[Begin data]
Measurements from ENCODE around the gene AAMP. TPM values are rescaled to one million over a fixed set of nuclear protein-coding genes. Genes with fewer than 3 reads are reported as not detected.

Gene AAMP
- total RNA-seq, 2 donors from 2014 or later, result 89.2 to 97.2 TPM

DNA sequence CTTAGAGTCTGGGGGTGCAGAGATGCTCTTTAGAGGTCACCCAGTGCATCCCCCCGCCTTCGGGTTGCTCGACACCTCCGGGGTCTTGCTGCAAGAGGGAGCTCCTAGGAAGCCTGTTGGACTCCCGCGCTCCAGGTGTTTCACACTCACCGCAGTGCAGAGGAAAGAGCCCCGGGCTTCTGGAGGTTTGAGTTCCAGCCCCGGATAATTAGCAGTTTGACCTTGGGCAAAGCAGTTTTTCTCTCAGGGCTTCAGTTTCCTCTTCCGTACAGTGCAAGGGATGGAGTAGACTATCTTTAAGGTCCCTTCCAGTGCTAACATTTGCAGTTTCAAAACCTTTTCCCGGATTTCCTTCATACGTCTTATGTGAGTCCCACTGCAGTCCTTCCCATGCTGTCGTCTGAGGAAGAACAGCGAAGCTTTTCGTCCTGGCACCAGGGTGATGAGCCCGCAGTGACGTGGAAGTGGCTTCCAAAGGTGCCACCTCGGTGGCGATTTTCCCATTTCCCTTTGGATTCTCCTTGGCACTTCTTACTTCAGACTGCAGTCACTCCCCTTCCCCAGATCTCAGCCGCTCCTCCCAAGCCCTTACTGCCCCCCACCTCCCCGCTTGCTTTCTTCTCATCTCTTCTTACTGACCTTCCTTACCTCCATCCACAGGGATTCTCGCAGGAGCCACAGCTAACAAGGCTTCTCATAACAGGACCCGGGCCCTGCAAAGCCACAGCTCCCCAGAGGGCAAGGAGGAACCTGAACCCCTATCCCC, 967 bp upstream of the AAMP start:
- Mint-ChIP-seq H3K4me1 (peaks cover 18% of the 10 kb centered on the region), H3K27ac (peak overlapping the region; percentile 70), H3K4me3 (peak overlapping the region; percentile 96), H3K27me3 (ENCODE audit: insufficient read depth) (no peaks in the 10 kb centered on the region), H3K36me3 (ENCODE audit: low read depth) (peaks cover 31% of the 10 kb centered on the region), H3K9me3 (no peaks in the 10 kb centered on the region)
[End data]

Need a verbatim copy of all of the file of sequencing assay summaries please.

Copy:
Measurements from ENCODE around the gene AAMP. TPM values are rescaled to one million over a fixed set of nuclear protein-coding genes. Genes with fewer than 3 reads are reported as not detected.

Gene AAMP
- total RNA-seq, 2 donors from 2014 or later, result 89.2 to 97.2 TPM

DNA sequence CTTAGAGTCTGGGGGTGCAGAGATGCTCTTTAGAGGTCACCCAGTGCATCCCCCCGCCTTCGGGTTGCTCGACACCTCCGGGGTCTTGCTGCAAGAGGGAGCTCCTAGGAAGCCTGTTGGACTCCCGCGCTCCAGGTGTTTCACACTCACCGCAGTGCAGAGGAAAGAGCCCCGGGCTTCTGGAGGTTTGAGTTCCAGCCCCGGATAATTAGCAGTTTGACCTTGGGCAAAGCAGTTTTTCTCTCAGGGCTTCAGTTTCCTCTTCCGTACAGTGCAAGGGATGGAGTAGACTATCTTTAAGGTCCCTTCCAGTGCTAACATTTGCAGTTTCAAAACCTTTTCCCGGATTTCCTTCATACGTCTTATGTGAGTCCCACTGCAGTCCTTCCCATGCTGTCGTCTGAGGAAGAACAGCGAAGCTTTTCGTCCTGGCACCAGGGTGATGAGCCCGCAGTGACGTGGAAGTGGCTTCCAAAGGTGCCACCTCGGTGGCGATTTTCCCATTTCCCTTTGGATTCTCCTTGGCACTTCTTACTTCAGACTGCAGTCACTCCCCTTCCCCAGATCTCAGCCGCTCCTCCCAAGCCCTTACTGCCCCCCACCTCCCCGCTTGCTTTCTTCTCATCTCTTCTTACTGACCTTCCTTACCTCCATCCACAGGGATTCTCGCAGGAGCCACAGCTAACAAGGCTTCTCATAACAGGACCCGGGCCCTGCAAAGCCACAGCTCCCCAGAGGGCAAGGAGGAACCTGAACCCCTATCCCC, 967 bp upstream of the AAMP start:
- Mint-ChIP-seq H3K4me1 (peaks cover 18% of the 10 kb centered on the region), H3K27ac (peak overlapping the region; percentile 70), H3K4me3 (peak overlapping the region; percentile 96), H3K27me3 (ENCODE audit: insufficient read depth) (no peaks in the 10 kb centered on the region), H3K36me3 (ENCODE audit: low read depth) (peaks cover 31% of the 10 kb centered on the region), H3K9me3 (no peaks in the 10 kb centered on the region)